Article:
Ocean Arrow

Ocean Arrow at Apra Harbor

The Ship:

  • IMO: 7636822
  • Manager: Sekur Holdings
  • Owner: CTI Group
  • Flag: Panama
  • Hailing Port: Panama
  • Call Sign: HPCX
  • Length: 105.00 meters
  • Beam: 14.97 meters
  • Tonnage: 3,895 GT
  • Year of Build: 1978
  • Builder: Solvesborgs Gotaverken, Solvesborg, Sweden
  • Yard Number: 87
  • Name History: J Young (2003-05), Warden Point (1979-03), Red Sea (1978-79)

The Story:

Some of the most interesting vessels I’ve seen were spied during the summer I spent on Guam. Even though this West Pacific island is a US territory, some of the ships pulling in seemed to be among those  forlorn vessels visiting the forgotten corners of the world.

These ships, owned by unknown shipping lines and carrying who-knows-what, seemed to pay regular viusits to this remote island. Among them was the Ocean Arrow, a (judging by ship photography websites) rarely seen cement carrier.

As mentioned in my last post regarding the Sammi Herald, her year of birth in 1978 places her as one of the older cargo vessels plying the open oceans. However, despite sailing large distances to forgotten ports, she has an easier history to track than a lot of her brethren. Built as a gearless bulker, as seen below,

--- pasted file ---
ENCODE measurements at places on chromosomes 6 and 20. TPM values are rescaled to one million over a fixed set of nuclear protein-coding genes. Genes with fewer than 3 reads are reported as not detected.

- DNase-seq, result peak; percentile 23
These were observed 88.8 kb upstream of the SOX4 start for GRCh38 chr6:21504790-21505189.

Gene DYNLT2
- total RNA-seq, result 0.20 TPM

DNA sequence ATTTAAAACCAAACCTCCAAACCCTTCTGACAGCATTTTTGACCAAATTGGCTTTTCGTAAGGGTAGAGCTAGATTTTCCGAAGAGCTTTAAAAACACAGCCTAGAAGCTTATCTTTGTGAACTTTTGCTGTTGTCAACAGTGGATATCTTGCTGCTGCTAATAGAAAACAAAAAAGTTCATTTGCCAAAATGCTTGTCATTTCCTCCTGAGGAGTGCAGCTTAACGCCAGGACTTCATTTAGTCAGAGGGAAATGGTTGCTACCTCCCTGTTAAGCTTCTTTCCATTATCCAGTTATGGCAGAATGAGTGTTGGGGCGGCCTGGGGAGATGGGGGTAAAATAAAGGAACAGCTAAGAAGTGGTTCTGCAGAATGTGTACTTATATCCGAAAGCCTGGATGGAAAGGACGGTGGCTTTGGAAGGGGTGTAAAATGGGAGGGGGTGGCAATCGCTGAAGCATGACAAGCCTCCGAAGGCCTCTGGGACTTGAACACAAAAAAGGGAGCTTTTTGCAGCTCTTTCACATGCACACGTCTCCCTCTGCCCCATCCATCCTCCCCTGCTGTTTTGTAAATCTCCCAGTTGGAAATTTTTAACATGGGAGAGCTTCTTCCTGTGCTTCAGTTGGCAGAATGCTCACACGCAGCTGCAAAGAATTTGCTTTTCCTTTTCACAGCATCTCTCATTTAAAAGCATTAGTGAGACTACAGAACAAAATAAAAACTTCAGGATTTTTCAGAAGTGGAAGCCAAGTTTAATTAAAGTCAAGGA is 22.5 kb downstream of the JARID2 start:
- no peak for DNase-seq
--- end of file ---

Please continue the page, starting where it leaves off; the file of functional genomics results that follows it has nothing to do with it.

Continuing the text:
Via wt-ps.co.uk

she was later modified into a self-unloading cement carrier in 1990, retaining the name she’d had for the prior 11 year, and continuing with this identity until 2003. Two years later saw another name change, transforming her to her current guise.

The remote south seas seem to be a gateway towards anonimity for ships, however, they also suggets a gateway towards immortality. The Ocean Arrow has already survived much longer than her life expectancy, and hopefully she still has a few more years under her belt, even if you ahve to travel to Guam to see so.

About Fairlane
Photographer, historian, nerd, engineer, thirty-something - Those are a few of the words that describe me. Though I have varied interests, one of my passions in maritime history, which I enjoy sharing. If you want to find out what I can tell, please follow my blog.

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